I sat down with Samantha Snyder, a Student Assistant at the University of Wisconsin-Madison Archives, to talk about her work. From time to time, the UW Archives has students test various voice recognition programs, and for the last few months Samantha has been testing the software program Dragon NaturallySpeaking. This is an innovative way of processing oral histories, so we were excited to hear how it was going.
To start off, can you tell me a bit about the project you’re working on?
I started this project in June of 2014, and worked on it most of the summer. The interviews I transcribed included three sessions with a UW-Madison Teaching Assistant who participated in the 2011 Capitol Protests. There was some great content that was waiting to be transcribed, and I decided to dive right in. Each interview session was about fifty minutes.
I was asked to try out Dragon NaturallySpeaking. I had never heard of the software before, and was excited to be the one to test it out. What I didn’t realize is that there is quite the steep learning curve.
Sounds like it started off slow. What did it take to get the program working?
I spent quite a bit of time reading through practice exercises, which are meant to get the program to the point where it will recognize your voice. The exercises include things like Kennedy’s inaugural speech, children’s books, and cover letters. They were actually fun to read, but I knew I had to get down to business.
I loaded up the first interview into Express Scribe —
That’s a different program, right?
Yep, it allows you to slow down and speed up the interview, which I learned was absolutely necessary. With the programs finally up and running, I plugged in the start/stop pedal, opened a Word document and began. I immediately realized I had to slow the interview down to about 60% of its regular speed, because I was having a tough time keeping up.
Unfortunately, I think most oral historians are familiar with the drudgery of transcription. Do you think the program helped to make the process any easier?
The first interview session took me around five hours total to complete. This included editing the words and sentences that came out completely different than what I thought I had said clearly, and formatting the interview into its proper transcript form. During the first interview I tried using commands to delete and fix phrases, but I found it was easier to just going back through and edit after finishing the dictation. I was surprised at how long it took me to complete the first interview, and I was stressed that maybe this wasn’t worth it, and I should just listen and type without dictating.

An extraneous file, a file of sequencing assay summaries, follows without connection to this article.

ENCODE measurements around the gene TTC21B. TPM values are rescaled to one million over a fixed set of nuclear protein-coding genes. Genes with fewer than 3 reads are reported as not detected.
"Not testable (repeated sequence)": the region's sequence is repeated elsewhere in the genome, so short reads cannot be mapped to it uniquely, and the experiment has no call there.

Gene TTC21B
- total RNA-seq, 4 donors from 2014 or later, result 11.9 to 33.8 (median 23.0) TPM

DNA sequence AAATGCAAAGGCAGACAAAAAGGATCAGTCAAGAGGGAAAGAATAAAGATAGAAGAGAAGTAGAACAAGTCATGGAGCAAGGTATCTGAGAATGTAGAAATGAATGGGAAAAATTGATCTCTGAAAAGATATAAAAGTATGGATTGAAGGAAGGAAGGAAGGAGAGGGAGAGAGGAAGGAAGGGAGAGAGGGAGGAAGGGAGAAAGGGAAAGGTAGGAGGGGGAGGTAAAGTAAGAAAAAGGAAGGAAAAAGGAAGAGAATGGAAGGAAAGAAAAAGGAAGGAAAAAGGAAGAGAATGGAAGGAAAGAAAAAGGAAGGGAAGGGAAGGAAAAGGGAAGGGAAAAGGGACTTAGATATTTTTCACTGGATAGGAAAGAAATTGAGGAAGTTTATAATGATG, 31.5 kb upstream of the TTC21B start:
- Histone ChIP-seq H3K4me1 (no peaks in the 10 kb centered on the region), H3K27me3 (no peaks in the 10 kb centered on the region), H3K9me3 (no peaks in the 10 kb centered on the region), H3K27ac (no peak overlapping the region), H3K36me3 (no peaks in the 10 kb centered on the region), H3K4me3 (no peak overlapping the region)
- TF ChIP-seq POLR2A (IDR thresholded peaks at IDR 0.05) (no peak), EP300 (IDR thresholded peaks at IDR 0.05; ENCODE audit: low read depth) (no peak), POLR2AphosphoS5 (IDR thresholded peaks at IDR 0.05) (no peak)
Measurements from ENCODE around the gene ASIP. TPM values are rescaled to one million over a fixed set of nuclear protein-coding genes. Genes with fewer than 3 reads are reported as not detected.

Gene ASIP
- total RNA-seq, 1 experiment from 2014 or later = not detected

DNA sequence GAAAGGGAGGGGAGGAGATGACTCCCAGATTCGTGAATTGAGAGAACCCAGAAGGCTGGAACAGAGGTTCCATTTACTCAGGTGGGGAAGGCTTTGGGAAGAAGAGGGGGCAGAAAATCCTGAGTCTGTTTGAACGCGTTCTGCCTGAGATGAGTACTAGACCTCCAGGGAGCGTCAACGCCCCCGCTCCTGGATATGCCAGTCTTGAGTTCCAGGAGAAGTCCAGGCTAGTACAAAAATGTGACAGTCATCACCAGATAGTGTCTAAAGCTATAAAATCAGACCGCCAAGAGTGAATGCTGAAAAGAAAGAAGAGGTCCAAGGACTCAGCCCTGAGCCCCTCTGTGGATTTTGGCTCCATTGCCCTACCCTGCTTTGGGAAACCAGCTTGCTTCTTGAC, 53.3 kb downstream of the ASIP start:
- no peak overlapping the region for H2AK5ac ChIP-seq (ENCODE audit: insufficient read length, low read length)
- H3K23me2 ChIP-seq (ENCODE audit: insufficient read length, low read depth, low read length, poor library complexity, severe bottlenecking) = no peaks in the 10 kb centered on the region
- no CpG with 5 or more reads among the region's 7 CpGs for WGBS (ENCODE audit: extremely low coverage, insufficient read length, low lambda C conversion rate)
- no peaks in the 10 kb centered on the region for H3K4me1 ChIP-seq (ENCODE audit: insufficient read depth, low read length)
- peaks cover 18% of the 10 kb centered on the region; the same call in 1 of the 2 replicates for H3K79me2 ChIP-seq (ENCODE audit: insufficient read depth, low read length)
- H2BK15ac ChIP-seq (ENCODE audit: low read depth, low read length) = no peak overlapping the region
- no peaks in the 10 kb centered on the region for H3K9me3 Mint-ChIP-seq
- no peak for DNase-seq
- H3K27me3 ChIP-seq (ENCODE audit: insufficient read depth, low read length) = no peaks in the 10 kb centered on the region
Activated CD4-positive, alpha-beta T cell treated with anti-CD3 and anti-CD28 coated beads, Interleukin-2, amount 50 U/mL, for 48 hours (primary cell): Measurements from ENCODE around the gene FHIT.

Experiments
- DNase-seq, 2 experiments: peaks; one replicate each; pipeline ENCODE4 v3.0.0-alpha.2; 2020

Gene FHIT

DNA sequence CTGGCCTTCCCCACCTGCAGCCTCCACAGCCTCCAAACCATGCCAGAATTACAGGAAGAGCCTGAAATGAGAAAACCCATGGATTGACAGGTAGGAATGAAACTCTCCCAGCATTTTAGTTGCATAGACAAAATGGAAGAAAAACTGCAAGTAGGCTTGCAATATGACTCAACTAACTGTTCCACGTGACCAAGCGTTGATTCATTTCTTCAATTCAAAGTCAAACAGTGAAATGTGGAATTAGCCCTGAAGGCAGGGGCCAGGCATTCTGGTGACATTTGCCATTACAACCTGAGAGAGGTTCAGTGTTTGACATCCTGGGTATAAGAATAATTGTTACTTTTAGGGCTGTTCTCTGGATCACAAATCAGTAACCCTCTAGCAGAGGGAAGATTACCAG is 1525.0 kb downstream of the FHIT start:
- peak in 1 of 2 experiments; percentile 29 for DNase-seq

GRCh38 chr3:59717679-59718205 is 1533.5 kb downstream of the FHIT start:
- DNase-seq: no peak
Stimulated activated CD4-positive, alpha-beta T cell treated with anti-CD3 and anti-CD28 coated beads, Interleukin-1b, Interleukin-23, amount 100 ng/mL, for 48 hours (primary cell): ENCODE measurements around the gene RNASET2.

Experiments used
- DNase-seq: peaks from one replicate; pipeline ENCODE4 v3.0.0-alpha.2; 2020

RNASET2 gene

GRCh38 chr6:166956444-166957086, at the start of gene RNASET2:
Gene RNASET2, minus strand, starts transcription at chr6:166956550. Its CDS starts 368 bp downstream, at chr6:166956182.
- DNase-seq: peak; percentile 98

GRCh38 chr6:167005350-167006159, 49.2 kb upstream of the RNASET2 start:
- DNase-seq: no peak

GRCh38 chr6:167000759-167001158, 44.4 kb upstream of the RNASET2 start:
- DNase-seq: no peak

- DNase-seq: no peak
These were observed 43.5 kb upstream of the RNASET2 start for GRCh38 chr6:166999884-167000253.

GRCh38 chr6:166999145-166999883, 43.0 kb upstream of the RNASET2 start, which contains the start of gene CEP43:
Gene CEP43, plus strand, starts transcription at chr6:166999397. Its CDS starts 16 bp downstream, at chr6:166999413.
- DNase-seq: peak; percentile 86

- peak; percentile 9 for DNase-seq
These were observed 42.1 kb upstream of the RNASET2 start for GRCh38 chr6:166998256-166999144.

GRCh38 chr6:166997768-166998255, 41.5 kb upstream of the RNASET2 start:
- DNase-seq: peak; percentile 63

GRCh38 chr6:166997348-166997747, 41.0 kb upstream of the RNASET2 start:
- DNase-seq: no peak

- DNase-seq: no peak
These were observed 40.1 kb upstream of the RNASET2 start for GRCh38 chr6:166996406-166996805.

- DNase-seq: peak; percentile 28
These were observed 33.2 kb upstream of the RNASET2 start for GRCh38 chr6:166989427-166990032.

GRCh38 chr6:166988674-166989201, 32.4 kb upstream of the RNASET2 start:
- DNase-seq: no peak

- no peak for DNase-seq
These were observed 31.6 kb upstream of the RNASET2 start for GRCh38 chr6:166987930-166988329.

For the second and third interview sessions, it became much easier, and Dragon began to recognize my voice, for the most part. It only took me around two hours to dictate and edit subsequent interviews, a much more manageable timeframe than five hours. I think using the pedal and Express Scribe made the process much easier, because I was able to slow down the interview as well as stop and start when needed. I definitely would recommend using similar products along with Dragon, because it does play audio but does not have the option to slow down or speed up the interview. Without the pedal and Express Scribe I think it would have taken me much longer! My pedal stopped working during one of my days working on transcribing, and it turned into a much more stressful process.
It sounds like the experiment was fairly success. Two hours to transcribe and edit a 50-minute interview doesn’t seem bad at all!
Overall I would say Dragon NaturallySpeaking is an innovative way to transcribe oral history interviews, but I wouldn’t say it is necessarily the most efficient. I would like to transcribe an interview of similar length by simply listening and typing to compare the amount of time taken, but I haven’t had a chance to do so yet.
Maybe we can get another review when you’ve had the chance to compare the methods. Any final thoughts?
I think I will still be transcribing by doing my old standard, listening and typing along with the recording. Speech recognition software is an innovative tool, but in the end there is still a long way to go before it replaces the traditional transcription process.
I’m sure we all look forward to the days when software can fully take over transcription. Thanks for your help, and for the excellent review!
Headline image credit: Listen. Image by Fe Ilya. CC BY-SA 2.0 via renneville Flickr.